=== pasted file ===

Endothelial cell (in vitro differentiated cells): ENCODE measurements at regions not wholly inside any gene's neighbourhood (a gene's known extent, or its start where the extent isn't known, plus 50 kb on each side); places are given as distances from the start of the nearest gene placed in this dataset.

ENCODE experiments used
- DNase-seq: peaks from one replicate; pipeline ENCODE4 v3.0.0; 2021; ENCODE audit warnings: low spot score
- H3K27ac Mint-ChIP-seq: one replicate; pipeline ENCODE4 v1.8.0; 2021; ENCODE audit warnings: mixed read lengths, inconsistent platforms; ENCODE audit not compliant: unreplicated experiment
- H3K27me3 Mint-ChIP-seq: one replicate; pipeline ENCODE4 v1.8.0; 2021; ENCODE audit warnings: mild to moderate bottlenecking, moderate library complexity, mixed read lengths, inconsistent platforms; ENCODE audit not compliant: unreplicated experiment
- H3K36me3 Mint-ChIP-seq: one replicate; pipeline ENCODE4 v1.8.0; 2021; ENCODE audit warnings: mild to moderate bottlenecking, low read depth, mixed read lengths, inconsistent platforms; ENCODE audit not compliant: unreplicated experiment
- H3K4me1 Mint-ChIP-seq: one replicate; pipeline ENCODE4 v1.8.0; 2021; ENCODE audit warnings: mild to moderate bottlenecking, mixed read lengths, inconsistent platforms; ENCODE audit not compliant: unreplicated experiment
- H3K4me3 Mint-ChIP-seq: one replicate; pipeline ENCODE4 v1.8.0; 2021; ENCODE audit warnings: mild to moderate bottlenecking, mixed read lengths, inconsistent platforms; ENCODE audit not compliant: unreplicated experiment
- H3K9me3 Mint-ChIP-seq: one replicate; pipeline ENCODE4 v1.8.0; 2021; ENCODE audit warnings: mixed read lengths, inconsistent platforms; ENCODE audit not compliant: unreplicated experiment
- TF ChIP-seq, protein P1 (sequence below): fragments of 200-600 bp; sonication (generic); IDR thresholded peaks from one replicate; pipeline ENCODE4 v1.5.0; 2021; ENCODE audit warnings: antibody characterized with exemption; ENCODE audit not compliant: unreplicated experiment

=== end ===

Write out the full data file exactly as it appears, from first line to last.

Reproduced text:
Endothelial cell (in vitro differentiated cells): ENCODE measurements at regions not wholly inside any gene's neighbourhood (a gene's known extent, or its start where the extent isn't known, plus 50 kb on each side); places are given as distances from the start of the nearest gene placed in this dataset.

ENCODE experiments used
- DNase-seq: peaks from one replicate; pipeline ENCODE4 v3.0.0; 2021; ENCODE audit warnings: low spot score
- H3K27ac Mint-ChIP-seq: one replicate; pipeline ENCODE4 v1.8.0; 2021; ENCODE audit warnings: mixed read lengths, inconsistent platforms; ENCODE audit not compliant: unreplicated experiment
- H3K27me3 Mint-ChIP-seq: one replicate; pipeline ENCODE4 v1.8.0; 2021; ENCODE audit warnings: mild to moderate bottlenecking, moderate library complexity, mixed read lengths, inconsistent platforms; ENCODE audit not compliant: unreplicated experiment
- H3K36me3 Mint-ChIP-seq: one replicate; pipeline ENCODE4 v1.8.0; 2021; ENCODE audit warnings: mild to moderate bottlenecking, low read depth, mixed read lengths, inconsistent platforms; ENCODE audit not compliant: unreplicated experiment
- H3K4me1 Mint-ChIP-seq: one replicate; pipeline ENCODE4 v1.8.0; 2021; ENCODE audit warnings: mild to moderate bottlenecking, mixed read lengths, inconsistent platforms; ENCODE audit not compliant: unreplicated experiment
- H3K4me3 Mint-ChIP-seq: one replicate; pipeline ENCODE4 v1.8.0; 2021; ENCODE audit warnings: mild to moderate bottlenecking, mixed read lengths, inconsistent platforms; ENCODE audit not compliant: unreplicated experiment
- H3K9me3 Mint-ChIP-seq: one replicate; pipeline ENCODE4 v1.8.0; 2021; ENCODE audit warnings: mixed read lengths, inconsistent platforms; ENCODE audit not compliant: unreplicated experiment
- TF ChIP-seq, protein P1 (sequence below): fragments of 200-600 bp; sonication (generic); IDR thresholded peaks from one replicate; pipeline ENCODE4 v1.5.0; 2021; ENCODE audit warnings: antibody characterized with exemption; ENCODE audit not compliant: unreplicated experiment